From ‘ca dao’ (a traditional type of literature) to ‘Truyen Kieu’ and the rise of ‘Tho Moi’ movement in the 20th century, Vietnamese poem has continued time after time. Not only did poems become an inseparable part of Vietnamese people’s daily life but they also reflected the ups and downs in Vietnamese history. From the dawn of writing language in the 10th century, Vietnam had proudly recognized excellent names of poetry history. Here are the four poets who had placed tremendous influence on Vietnamese poetry and are still honored by their descendants.
1. Nguyen Du
When mentioning Vietnamese poets, Nguyen Du should be the first name on the list. He was the creator of the epic called ‘Truyen Kieu’ and was considered as the father of Vietnamese language. He raised Vietnamese language in general and ‘chu Nom’ to a whole new level and his work of art is a classic.
Nguyen Du was born in an elite family with academic tradition and he was an intellect, but the raging storm of his era took away all his privileges. He witnessed the chaos in his life time, which was why his works reflected such realities of Vietnam during that time. Nguyen Du‘s vision in ‘Truyen Kieu’ is considered to advance his time as he discussed social issues such as the collapse in morality and the frightening power of money. ‘Truyen Kieu’ also praised core Vietnamese values such as sacrifice, loyalty and the ideology of suffering and happiness with unprecedented depth in meaning.
‘Truyen Kieu’ for Nguyen Du is not only a poem, but it is a culture. There is hardly a work of art in Vietnam that is learned by heart and recited even by illiterate peasants as ‘Truyen Kieu’. The 3,254-line classic novel in verse written in luc bat is taught in Vietnam’s high schools and has been translated into more than 20 languages. With these great works, Nguyen Du has been honored by the world. In 1965, he was honored as a world cultural celebrity by the World Peace Council, on the anniversary of his 200th birthday.
2. Ho Xuan Huong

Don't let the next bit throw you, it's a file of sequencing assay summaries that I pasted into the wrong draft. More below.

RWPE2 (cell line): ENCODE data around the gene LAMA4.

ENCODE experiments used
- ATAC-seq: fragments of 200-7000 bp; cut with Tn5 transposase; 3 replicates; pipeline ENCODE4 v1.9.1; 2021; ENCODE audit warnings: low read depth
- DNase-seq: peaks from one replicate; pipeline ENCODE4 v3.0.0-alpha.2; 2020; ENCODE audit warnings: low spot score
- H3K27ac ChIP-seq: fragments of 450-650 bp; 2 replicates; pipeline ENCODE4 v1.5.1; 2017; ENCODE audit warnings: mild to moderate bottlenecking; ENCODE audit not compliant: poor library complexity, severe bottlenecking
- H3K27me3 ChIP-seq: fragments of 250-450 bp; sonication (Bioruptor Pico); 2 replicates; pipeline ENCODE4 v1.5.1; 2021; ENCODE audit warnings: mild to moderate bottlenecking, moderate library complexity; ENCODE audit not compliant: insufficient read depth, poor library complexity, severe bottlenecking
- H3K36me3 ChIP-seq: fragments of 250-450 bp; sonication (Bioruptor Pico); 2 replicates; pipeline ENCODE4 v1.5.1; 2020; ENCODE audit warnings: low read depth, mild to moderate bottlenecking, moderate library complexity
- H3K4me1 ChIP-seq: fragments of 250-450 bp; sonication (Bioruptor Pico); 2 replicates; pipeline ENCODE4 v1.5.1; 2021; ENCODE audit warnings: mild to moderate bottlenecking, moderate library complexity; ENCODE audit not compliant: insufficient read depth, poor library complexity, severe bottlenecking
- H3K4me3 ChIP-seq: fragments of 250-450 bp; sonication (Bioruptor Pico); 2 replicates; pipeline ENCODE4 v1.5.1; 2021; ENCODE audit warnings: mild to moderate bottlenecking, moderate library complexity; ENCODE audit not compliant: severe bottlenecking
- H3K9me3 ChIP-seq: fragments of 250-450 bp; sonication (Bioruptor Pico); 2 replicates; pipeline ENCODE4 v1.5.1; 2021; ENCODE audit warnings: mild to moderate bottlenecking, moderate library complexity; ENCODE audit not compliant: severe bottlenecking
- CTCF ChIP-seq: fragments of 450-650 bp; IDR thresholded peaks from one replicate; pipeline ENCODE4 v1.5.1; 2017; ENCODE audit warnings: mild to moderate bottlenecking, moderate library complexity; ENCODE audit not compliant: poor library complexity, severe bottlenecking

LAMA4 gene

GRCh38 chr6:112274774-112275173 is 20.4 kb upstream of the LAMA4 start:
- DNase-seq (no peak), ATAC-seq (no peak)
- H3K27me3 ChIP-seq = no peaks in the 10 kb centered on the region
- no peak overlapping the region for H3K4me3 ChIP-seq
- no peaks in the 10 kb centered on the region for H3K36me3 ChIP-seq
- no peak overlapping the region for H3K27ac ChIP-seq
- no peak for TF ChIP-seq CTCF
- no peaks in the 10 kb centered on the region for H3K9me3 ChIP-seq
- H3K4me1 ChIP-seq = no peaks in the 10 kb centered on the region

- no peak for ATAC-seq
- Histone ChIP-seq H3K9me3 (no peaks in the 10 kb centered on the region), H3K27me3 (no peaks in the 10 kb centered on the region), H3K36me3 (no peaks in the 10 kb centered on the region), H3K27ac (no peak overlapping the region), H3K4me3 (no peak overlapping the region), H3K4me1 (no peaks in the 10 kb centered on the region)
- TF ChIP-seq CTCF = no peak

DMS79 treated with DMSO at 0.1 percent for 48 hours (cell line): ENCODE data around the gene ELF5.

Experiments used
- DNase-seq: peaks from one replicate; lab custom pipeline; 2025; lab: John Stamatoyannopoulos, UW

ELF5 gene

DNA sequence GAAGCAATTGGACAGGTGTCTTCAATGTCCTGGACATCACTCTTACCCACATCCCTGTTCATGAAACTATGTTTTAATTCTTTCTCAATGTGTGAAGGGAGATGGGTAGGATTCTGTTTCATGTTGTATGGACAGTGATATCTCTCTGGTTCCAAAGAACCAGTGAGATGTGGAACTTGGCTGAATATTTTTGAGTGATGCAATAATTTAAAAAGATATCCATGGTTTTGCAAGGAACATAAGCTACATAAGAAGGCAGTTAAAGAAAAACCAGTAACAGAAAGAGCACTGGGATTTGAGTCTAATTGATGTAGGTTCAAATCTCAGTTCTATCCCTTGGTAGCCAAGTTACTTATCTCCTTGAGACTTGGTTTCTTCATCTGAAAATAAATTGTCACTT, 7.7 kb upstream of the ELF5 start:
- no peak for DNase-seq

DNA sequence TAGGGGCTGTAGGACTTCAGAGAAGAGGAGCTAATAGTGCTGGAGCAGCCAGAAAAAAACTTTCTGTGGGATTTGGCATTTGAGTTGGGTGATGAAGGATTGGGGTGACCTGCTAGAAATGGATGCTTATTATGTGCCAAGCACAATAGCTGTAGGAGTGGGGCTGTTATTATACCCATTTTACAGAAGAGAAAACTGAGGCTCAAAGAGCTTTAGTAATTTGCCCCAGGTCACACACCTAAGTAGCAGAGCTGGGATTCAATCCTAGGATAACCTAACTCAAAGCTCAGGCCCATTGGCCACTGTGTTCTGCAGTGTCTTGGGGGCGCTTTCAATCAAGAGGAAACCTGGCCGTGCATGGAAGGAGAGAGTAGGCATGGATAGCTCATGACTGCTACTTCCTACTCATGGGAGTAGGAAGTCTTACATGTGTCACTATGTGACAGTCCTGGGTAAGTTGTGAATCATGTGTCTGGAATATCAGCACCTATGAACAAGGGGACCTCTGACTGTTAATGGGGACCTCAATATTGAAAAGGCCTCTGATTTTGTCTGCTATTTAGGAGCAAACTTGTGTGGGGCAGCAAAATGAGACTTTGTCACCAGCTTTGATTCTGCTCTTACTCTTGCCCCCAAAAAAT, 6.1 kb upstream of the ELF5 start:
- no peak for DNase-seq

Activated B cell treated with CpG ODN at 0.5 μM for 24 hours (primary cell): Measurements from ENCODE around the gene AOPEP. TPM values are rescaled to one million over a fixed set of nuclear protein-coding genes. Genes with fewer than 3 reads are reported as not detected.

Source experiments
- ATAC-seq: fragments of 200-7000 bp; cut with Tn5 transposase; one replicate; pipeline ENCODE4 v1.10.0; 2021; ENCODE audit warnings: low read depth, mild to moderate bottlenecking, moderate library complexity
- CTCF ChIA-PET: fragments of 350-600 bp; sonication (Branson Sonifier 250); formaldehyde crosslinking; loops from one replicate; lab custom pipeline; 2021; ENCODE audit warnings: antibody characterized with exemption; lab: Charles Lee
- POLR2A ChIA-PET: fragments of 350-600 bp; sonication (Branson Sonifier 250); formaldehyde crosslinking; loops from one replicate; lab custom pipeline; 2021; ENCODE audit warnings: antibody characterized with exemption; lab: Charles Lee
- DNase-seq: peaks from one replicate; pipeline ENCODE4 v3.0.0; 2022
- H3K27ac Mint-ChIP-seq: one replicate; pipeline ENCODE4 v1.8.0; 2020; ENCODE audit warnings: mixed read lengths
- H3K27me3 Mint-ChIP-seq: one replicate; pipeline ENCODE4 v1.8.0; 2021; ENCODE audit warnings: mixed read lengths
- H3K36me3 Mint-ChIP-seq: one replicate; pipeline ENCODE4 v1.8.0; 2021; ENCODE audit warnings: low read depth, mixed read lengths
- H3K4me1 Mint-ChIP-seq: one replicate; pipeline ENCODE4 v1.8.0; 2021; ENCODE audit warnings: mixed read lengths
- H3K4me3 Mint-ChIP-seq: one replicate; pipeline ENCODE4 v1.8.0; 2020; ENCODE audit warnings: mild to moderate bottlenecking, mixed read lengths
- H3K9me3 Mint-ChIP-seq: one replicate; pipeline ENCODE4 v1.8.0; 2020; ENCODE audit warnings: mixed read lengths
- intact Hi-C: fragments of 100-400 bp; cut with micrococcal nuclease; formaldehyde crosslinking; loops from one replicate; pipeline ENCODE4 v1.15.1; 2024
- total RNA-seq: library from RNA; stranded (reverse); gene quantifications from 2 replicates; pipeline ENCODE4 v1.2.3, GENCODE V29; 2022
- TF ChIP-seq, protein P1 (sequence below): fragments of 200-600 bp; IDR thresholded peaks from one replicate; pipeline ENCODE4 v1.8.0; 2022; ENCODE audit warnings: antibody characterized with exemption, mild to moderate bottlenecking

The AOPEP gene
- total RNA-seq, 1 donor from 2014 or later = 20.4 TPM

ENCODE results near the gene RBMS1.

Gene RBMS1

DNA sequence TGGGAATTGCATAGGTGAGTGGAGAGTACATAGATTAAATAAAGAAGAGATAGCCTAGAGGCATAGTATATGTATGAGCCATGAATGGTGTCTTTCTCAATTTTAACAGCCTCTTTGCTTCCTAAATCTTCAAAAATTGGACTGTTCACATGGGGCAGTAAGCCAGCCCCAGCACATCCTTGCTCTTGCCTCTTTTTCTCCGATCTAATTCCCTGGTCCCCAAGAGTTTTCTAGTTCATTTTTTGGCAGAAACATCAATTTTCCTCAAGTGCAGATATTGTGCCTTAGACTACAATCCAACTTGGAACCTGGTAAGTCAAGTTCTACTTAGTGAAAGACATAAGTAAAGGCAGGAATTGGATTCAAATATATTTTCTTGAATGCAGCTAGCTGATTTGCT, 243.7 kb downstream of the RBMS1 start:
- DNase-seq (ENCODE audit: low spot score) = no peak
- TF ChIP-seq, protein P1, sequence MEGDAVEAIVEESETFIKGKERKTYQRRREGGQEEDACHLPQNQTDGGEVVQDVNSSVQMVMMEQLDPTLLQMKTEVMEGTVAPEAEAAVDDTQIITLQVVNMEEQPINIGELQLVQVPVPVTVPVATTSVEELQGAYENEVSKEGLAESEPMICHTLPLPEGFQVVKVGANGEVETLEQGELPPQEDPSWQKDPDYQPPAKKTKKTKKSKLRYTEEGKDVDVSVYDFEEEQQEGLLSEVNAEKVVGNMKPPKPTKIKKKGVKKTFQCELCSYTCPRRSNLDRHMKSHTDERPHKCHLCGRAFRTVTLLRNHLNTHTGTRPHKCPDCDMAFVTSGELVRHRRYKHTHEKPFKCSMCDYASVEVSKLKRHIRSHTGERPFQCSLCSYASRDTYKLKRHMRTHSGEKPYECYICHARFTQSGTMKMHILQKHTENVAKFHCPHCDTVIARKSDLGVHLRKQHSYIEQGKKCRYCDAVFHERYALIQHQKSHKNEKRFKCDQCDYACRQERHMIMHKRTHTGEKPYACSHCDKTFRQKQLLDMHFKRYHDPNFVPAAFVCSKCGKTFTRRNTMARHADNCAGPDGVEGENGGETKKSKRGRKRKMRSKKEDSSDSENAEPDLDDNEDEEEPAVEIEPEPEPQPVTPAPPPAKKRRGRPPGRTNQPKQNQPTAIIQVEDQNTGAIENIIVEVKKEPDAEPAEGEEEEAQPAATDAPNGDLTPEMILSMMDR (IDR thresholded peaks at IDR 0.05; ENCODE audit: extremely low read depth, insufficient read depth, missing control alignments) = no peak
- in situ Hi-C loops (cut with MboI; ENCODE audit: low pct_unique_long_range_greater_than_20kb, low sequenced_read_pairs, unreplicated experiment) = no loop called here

Born and raised in the same era as Nguyen Du, Ho Xuan Huong is considered to be pure feminist in Vietnamese poetry history and ‘The Queen of Nom poetry’. She stood out from all artists at her age, and perhaps all female poets in Vietnam, by her fearlessness to display the rebellious part in her personality, despite the societal norms.
Considering one of her famous pieces, “Jackfruit” (translated by Marilyn Chin):
My body is like a jackfruit swinging on a treeMy skin is rough, my pulp is thickDear prince, if you want me pierce me upon your stickDon’t squeeze, I’ll ooze and stain your hands
In the age where Confucianism and male’s authority, writing such words caused serious controversy. The most surprising and beyond-her-age things were the double entendre in her pieces: each of her poems contained a hidden sense of sexuality. Perhaps to some extent, it was the double entendre that helped Ho Xuan Huong‘s works survive. They conveyed a unique yet intimate sense about daily topics on the surface in a mastery of using word combination while hiding a hunger for love and a soul craving for breaking the limits.
Ho Xuan Huong left a one-of-a-kind trademark in the development of Vietnamese poetry as a queen of not only language skills but also femininity. It will be long time away until the next Vietnamase s a rebellious yet surprisingly delicate female poets in the way Ho Xuan Huong did.
3. Xuan Dieu
A representative of Vietnamese modern poetry, Xuan Dieu, is considered to be the pioneer of Tho Moi movement. Scholars and his peer colleagues called him “the greatest poets among the new poets” and “the king of love poems”. He shocked readers by his bold sensibility, intensity in tones and feelings, and his unprecedented freshness imagery.
This is extracted from his most famous works, “Haste”, translated by Thomas D. Le:
Life has just begun to burst forth.
I want to seize the clouds and wind,
Drunk with love on butterfly wings.
I want to embrace in an ardent kiss
The mountains, streams, trees, and bright grass
To delight in this world of perfume and light,
To satiate my soul with the prime of life.
O, vermeil spring! I want to bite into thee!
The signature of Xuan Dieu is his intensity in all aspects of his poems. He celebrated youth, spring, life and glorified the beauty of living with powerful words. He overwhelmingly craved for embracing the whole captivating universe, while expressed a melancholy as time flew. He worshiped every single moment of life and at the same time realized that life was too short for him to embrace its greatness.